Concave Lenses are used in the treatment of myopia or shortsight.
Rayleigh points out that this clinging of the sound to the surface of a concave wall does not depend on the exactness of the spherical form.
3) the terms by which these parts are designated: The skin does not form eyelids; but the epidermis passes over the eye, forming a transparent disk, concave like the glass of a watch, behind which the eye moves.
The arches bear on the convex outer side the delicate arborescent gills, and on the concave inner side develop a membranous septum with vermicular perforations, a special sifting or filtering contrivance through which the water absorbed by the mouth has to pass before reaching the respiratory organs of the branchial apparatus.
He refers to Maurolycus' work with concave specula.
8) or saddle-shaped; the anterior surface is concave in a transverse, but convex in a vertical direction, which on posterior surface shows the conditions reversed.
The giant globe proposed by Elisee Reclus in 1895 has never been erected; he has, however, produced maps on a concave surface, as suggested by J.
There is usually a short gap between the canine and first premolar; the upper molars are short-crowned and transitional between the bunodont (tubercular) and selenodont (crescentic) types, with two outer concave tubercles and two inner conical ones; while the lower molars are crescentic, with three lobes in the last of the series..
Nearly related is the extinct family Lophiodontidae (inclusive of the American Helaletidae), in which both the upper and lower first premolar may be absent, while the upper molars present a more rhinoceros-like form, owing to the lateral compression and consequent lengthening of the outer columns, of which the hinder is bent somewhat inwards and is more or less concave externally, thus forming a more complete outer wall.
The flowers have a hollow tube at the base bearing at its free edge five sepals, an equal number of petals, usually concave or spoon-shaped, pink or white, and a great number of stamens.
Rowland to his brilliant invention of concave gratings, by which spectra can be photographed without any further optical appliance.
2 " In the same way we may conclude that in flat gratings any departure from a straight line has the effect of causing the dust in the slit and the spectrum to have different foci - a fact sometimes observed " (Rowland, " On Concave Gratings for Optical Purposes," Phil.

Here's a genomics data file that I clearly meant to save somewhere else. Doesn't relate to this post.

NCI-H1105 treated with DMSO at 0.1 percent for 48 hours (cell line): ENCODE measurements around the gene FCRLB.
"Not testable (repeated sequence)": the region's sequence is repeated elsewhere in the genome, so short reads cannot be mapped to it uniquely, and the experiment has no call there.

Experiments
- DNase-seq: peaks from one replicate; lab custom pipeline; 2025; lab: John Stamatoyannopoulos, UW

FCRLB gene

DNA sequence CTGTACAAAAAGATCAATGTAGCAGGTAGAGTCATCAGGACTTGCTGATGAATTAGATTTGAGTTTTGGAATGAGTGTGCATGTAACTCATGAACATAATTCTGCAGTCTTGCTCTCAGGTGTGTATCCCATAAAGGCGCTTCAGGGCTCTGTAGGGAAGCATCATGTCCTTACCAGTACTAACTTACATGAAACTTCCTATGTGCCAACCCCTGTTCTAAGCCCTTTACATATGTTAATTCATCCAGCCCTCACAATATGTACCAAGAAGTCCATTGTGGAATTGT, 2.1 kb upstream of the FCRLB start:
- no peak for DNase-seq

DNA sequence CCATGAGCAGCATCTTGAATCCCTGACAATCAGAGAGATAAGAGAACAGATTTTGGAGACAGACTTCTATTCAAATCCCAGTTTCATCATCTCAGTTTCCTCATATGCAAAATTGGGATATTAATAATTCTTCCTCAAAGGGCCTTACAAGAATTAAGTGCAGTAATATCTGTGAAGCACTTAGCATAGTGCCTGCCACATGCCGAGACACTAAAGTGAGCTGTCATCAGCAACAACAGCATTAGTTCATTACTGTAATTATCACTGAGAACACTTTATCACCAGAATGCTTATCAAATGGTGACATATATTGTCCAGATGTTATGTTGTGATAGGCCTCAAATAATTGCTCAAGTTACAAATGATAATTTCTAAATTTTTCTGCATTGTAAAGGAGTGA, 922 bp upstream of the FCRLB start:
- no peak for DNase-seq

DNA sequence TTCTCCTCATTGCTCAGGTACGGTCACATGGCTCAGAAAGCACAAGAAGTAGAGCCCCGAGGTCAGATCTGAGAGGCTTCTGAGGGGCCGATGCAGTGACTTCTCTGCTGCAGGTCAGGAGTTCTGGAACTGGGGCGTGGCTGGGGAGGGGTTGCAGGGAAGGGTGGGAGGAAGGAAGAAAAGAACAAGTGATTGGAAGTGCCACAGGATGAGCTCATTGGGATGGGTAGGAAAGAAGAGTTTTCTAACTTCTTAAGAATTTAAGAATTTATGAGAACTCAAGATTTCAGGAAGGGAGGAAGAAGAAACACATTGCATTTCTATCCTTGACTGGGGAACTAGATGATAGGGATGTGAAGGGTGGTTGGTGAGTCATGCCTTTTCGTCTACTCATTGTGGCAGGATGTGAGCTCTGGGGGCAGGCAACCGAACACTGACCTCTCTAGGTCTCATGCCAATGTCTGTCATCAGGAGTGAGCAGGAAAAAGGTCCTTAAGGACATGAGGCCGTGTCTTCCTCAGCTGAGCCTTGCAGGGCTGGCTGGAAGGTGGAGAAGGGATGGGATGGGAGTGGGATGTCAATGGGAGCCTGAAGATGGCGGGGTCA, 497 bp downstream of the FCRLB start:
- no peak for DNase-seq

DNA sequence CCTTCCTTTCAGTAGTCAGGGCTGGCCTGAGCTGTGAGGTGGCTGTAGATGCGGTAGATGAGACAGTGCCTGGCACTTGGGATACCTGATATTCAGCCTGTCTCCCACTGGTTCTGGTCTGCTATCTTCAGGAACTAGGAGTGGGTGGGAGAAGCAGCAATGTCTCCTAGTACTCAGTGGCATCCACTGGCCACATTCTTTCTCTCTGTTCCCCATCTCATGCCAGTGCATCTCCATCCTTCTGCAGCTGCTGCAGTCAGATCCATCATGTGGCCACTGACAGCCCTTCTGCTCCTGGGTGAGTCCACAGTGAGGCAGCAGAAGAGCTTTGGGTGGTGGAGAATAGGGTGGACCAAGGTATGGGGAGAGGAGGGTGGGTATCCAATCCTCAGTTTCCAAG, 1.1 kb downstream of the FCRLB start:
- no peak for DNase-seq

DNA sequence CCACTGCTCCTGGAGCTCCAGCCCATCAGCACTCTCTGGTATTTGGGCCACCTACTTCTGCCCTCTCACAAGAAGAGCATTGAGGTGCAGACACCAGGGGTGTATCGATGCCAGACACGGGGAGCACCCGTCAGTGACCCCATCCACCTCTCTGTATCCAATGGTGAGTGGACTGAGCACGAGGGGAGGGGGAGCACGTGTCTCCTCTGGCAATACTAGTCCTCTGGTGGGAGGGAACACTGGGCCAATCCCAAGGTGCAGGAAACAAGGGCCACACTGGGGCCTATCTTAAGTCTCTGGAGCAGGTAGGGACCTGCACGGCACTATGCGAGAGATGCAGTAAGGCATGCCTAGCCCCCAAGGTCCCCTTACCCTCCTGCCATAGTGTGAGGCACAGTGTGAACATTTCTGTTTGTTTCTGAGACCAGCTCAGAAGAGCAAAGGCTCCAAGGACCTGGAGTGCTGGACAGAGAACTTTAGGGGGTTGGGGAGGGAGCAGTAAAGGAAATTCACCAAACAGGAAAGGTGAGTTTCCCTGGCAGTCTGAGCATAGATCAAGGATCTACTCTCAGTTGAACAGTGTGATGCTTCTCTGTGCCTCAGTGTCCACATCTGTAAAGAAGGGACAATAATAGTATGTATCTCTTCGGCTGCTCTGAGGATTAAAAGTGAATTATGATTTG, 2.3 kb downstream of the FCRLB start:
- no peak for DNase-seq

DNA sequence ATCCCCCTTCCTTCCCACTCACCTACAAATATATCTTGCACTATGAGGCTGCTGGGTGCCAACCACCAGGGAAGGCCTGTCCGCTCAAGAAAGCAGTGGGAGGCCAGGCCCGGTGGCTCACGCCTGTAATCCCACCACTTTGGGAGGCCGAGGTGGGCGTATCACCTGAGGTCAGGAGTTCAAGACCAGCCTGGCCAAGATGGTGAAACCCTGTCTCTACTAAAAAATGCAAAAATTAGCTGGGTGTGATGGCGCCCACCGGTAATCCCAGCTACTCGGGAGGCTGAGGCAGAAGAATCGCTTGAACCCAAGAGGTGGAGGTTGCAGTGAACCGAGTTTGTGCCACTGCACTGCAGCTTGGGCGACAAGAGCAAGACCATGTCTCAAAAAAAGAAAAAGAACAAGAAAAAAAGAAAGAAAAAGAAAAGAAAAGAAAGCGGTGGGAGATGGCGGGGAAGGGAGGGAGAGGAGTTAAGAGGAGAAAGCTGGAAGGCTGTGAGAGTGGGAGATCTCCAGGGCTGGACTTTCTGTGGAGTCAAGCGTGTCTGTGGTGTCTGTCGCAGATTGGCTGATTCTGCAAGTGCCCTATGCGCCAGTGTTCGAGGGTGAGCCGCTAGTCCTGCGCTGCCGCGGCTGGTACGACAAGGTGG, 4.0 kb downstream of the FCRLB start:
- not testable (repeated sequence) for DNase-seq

In Rowland's dividing engine the screws were prepared by a special process devised by him, and the resulting gratings, plane and concave, have supplied the means for much of the best modern optical work.
The slopes of the position towards the Austrians now took on the usual concave section, and from the crest of the ridge every movement could be seen for miles.
Subsequently the digging plough came into vogue; the share being wider, a wider furrow is cut, while the slice is inverted by a short concave mould-board with a sharp turn which at the same time breaks up and pulverizes the soil after the fashion of a spade.
He seems to have been well acquainted with the projection of images of objects through small apertures, and to have been the first to show that the arrival of the image of an object at the concave surface of the common nerve - or the retina - corresponds with the passage of light from an object through an aperture in a darkened place, from which it falls upon a surface facing the aperture.
He also had some knowledge of the properties of concave and convex lenses and mirrors in forming images.
His arrangement of concave and plane mirrors, by which the realistic images of objects inside the house or in the street could be rendered visible though intangible, there alluded to, may apply to a camera on Cardan's principle or to a method of aerial projection by means of concave mirrors, which Bacon was quite familiar with, and indeed was known long before his time.
The account is not very clear, but seems to imply the use of a concave mirror rather than a lens, which might be suggested by the word orbem.